Crisis brewing over judges’ confirmation
ISLAMABAD, Nov 19: A constitutional crisis that may further deepen the polarisation between the executive and the judiciary is brewing over non-confirmation by the government of a set of Islamabad High Court judges, as recommended by the Judicial Commission (JC) on judges’ appointment.
Two developments marked the beginning of the current week. First, issuance of letters by the JC to Secretary to President Asif Zardari, Malik Asif Hayat, Principal Secretary to the Prime Minister Ayub Qazi and Senate Secretary Iftikharullah Babar, who is also Secretary of the Parliamentary Committee (PC) on judges’ appointment, according to a source privy to the development. The matters are time-specific and when not pursued, the JC is left with no option but to push for these.
Chief Justice Iftikhar Muhammad Chaudhry, being head of the JC formed under the 18th and 19th Amendments, recommends the names of judges for appointment, while the PC, constituted under these amendments as well, approves or disapproves the recommendations for final notification by the President.
The second development, the source said, was the constitution of a special four-judge SC bench comprising Justice Khilji Arif Hussain, Justice Asif Saeed Khan Khosa, Justice Ejaz Afzal Khan and Justice Ijaz Ahmed Chaudhry.
The bench will take up on Tuesday a petition moved by Advocate Nadeem Ahmed seeking an order for issuance of a notification confirming Justice Noorul Haq Qureshi and Justice Shaukat Aziz Siddiqui in the IHC.
The controversy also involves non-elevation of IHC Chief Justice Iqbal Hameedur Rehman to the Supreme Court to fill the only vacant seat. In his place, Justice Mohammad Anwar Khan Kansi has to be appointed as the IHC chief justice.
But the controversy deepened after the presidency earlier this month returned the summary for appointment of Justice Anwar Kansi as IHC chief justice to the JC for reconsideration because it believed Justice Riaz Ahmad Khan was the most senior judge and, therefore, he should be considered for the post.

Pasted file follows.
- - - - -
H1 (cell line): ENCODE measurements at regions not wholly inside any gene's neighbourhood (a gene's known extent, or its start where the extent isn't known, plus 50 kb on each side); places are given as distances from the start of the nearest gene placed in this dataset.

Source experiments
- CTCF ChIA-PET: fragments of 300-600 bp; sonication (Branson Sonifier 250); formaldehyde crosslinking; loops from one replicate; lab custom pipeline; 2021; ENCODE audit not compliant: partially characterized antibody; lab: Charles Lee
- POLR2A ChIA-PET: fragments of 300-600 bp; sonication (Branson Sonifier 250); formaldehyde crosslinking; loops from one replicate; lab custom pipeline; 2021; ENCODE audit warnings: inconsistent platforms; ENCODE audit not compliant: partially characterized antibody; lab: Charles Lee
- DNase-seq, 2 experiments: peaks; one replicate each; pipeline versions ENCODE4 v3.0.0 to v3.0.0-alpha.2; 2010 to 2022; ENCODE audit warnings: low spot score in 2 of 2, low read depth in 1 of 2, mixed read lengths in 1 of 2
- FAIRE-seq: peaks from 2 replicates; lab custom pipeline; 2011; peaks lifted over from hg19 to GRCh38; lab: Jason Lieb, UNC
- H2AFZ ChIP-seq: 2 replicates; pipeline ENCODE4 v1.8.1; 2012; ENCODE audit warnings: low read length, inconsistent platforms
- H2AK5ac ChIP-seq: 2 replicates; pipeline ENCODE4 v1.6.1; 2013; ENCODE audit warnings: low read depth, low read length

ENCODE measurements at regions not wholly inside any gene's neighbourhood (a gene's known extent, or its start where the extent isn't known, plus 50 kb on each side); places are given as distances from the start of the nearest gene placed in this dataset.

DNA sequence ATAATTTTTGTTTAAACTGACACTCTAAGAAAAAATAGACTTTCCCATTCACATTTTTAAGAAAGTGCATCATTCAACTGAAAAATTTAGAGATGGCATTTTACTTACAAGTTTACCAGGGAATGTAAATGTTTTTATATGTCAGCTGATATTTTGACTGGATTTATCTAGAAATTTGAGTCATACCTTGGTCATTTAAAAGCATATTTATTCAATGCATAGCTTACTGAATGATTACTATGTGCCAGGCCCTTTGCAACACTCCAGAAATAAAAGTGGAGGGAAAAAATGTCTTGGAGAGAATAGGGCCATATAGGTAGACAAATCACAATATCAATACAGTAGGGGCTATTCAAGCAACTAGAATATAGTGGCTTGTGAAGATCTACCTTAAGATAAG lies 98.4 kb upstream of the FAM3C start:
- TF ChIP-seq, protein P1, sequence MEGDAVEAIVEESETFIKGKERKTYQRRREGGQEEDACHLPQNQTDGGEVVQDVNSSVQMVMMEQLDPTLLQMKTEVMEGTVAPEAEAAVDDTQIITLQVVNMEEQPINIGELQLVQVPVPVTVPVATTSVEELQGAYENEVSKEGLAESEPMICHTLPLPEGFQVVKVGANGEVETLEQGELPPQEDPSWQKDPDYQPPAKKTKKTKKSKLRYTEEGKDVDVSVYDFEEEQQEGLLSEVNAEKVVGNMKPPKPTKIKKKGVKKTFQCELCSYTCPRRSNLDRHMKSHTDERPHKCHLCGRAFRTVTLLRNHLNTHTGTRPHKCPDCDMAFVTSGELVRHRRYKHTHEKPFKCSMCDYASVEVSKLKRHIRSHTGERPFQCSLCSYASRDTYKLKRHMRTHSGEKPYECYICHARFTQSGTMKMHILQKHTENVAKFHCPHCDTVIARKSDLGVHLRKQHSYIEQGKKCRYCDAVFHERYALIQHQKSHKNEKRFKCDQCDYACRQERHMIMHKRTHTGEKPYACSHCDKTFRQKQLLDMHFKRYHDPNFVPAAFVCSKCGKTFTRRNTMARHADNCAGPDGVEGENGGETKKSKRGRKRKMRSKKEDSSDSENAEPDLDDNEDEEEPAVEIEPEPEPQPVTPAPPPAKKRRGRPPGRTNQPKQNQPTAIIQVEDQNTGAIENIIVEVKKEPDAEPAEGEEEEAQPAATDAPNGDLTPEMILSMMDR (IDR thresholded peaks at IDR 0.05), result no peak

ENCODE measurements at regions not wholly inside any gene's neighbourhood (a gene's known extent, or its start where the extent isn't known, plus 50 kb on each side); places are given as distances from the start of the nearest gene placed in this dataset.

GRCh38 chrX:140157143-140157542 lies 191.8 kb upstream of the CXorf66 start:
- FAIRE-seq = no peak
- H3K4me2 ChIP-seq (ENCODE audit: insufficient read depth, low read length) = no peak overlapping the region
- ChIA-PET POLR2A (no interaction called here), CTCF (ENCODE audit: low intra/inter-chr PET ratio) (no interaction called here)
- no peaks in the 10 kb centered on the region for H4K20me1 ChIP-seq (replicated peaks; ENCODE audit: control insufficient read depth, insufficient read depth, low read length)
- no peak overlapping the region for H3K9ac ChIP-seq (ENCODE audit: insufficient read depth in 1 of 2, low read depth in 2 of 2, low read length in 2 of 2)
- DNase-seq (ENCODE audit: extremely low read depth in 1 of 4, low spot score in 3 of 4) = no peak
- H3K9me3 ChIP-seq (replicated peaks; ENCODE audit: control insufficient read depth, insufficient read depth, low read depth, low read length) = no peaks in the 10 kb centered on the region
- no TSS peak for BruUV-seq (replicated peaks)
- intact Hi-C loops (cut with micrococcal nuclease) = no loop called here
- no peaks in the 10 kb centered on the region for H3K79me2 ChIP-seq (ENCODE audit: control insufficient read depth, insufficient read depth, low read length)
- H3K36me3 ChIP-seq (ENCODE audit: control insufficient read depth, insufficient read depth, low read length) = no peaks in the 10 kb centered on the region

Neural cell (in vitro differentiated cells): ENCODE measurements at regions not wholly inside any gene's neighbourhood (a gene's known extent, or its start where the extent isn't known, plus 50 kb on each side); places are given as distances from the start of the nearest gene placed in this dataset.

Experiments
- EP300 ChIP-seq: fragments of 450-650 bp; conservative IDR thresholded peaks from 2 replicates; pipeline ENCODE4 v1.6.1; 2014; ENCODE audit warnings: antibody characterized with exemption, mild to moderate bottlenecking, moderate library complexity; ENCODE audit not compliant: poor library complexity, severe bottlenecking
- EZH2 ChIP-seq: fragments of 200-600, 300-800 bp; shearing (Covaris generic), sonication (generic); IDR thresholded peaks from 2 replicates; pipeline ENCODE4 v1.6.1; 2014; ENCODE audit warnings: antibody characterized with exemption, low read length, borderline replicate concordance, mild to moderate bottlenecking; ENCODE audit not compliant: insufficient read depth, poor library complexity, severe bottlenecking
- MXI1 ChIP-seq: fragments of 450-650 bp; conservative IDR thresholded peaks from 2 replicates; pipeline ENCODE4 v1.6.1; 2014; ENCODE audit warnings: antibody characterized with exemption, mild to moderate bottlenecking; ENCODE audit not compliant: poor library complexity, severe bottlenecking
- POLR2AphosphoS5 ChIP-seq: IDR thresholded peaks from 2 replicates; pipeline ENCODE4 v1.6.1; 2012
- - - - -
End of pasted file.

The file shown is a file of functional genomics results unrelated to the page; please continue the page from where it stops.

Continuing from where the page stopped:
On the other hand, the tenures of Justice Siddiqui and Justice Qureshi as IHC judges are to expire on Nov 20 and, if not extended, fate of a petition challenging the extension granted to the army chief, fixed for Nov 22, will become uncertain.
“This is a constitutional crisis and indicates that things are not going to settle down. The tussle between the executive and the judiciary will further worsen in the coming days,” feared former Supreme Court Bar Association president Tariq Mehmood.
He criticised the PC for not raising the objections, which it was now highlighting, during first meeting because the president as well as the prime minister had no role in the appointment of judges after the 18th Amendment.
He was of the opinion that the apex court would repeat what it did during the hearing about the 18th Amendment. The court granted a stay allowing a set of Balochistan High Court judges whose tenures had expired to continue to serve till the matter concluded.
In his petition, Nadeem Ahmed said all constitutional formalities, as laid down in Article 175A of the Constitution, had been completed for extension in the term of office and for confirmation as judge of the IHC during the past one month.
The federal government, the petition said, was unconstitutionally and deliberately refusing to issue the notification to confirm the decisions of the JC, along with the PC.
This “illegal omission” by the government affected the smooth functioning of the Islamabad High Court and unless the apex court issued an appropriate order on an urgent basis, this could lead to a serious damage to the entire high court, it said. “The Supreme Court should not allow a mere clerical formality to be placed on par with the sacred constitutional mechanism for induction of judges into superior courts,” the petition said. It requested the apex court to declare that till the issuance of notifications, the two judges be allowed to continue to function as judges of the IHC.